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UPDATE: Islamic State claims suicide attacks on Yemeni government, Gulf troops

Islamic State in Yemen on Tuesday claimed coordinated suicide bombings targeting the Yemeni government and the Arab military coalition in the southern city of Aden that killed 15 Arab and Yemeni troops.

The bombings were Islamic State's first known attacks on the Yemeni administration, which had made the al-Qasr hotel in the northwest of the port city its headquarters since it returned to Yemen last month.

Prime Minister and Vice President Khaled Bahah and his ministers escaped unharmed, and their spokesman said they would remain in Aden to continue their work.

At two Gulf Arab military facilities that were also bombed, at least four Emirati soldiers were killed, according to the UAE state news agency WAM. A Yemeni official said 11 Yemeni troops had died in the attacks.

"In a blessed operation facilitated by God, four martyrdom operations targeted a gathering of Saudi, Emirati and Yemeni officers," Islamic State said in a statement.

The group had previously refrained from openly targeting Yemen's government and the Saudi-led coalition that has been fighting the Iran-allied Houthis for over six months.

But its attacks come as the Yemeni government, newly returned from exile in Saudi Arabia, is trying to restore order in Aden following the expulsion of the Houthis by Yemeni and Gulf Arab troops in July.

Islamist militants of various factions had tried to establish themselves in the city, but faced opposition from local militias. Islamic State, which is centred in Iraq and Syria, first emerged in Yemen in March with a series of suicide attacks on Shi'ite Muslim mosques in which 137 people died.

Two of the suicide bombers were driving Yemeni military vehicles, a Yemeni military source told Reuters. Coalition countries and some Yemeni officials had earlier blamed the Houthis for the attacks.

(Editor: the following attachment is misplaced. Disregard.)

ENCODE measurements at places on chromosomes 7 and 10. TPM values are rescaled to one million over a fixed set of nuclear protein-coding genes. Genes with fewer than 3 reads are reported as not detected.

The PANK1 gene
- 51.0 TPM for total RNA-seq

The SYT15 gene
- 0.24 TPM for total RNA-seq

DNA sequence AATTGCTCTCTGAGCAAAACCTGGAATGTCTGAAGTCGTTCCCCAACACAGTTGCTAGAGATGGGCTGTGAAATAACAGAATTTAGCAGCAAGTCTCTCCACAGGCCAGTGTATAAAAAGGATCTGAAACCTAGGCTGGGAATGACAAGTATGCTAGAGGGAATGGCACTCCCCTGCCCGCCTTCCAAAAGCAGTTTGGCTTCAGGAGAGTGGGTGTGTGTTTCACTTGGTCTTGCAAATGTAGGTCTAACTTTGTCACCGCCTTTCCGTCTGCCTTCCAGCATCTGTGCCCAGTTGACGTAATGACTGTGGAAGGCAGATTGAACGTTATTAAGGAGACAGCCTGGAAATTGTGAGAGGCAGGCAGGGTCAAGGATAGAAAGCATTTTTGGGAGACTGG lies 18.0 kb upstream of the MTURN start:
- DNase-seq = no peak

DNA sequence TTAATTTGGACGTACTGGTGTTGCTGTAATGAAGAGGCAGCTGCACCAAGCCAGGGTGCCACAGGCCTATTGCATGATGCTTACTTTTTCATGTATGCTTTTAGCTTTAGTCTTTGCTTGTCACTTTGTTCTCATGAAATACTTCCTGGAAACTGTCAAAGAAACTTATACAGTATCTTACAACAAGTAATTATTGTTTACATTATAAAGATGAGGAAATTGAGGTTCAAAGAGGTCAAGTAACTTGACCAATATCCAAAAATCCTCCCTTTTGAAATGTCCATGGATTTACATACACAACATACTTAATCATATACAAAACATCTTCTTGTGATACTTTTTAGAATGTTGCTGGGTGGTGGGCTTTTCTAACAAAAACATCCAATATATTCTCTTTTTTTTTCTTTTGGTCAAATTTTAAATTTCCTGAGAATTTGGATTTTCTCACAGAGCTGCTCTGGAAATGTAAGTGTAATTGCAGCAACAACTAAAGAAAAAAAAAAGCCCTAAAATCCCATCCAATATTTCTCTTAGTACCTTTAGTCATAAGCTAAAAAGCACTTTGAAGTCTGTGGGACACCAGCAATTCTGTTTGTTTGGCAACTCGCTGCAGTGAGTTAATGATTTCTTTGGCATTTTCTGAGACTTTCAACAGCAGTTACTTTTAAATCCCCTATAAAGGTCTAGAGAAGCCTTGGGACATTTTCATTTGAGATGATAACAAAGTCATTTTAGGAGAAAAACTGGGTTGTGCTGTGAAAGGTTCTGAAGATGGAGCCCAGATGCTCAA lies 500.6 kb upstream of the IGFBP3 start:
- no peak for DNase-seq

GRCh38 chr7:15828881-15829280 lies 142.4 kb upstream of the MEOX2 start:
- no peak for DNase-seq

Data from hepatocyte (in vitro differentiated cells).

Islamic State distributed pictures on Twitter showing smiling men it said were the suicide bombers and the hotel at the moment it was hit by a big orange fireball.

The plush al-Qasr hotel was serving as informal headquarters of the administration and of Emirati troops based in the city.

Salem al-Yazidi, a Yemeni fighter with a local militia allied with Hadi, described chaotic scenes when he rushed to aid the victims of the blast at the hotel.

"There was a big hole in the ground and what looked like the limbs of the bomber around it," Yazidi told Reuters.


UAE officials had blamed the Houthis and their ally, former President Ali Abdullah Saleh, for the attack.

But Houthi official Yahya Ali al-Qahoom distanced his group from the bombings. The Houthis have long accused Saudi Arabia and the Yemeni government of being allied to Sunni extremists.

"The blows which the invaders have received in Aden signal the depth of the struggle going on among factions and the intelligence agencies of the aggressor countries," he said on his Twitter account.

The Houthis are locked in ground fighting with Yemeni and Gulf forces while also being targeted in a campaign of air strikes. In the biggest blow yet to the coalition, the Houthis killed over 60 Gulf Arab troops in a rocket attack in Marib, east of the capital Sanaa, last month.

Government spokesman Rajeh Badi said Yemen's government would stay on in Aden to carry on its duties. President Abd-Rabbu Mansour Hadi was believed to be in Saudi Arabia.

Hadi's government has demanded the Houthis recognise its authority and withdraw from several cities, including Sanaa, which they seized last year. United Nations efforts to settle the conflict have made little progress.

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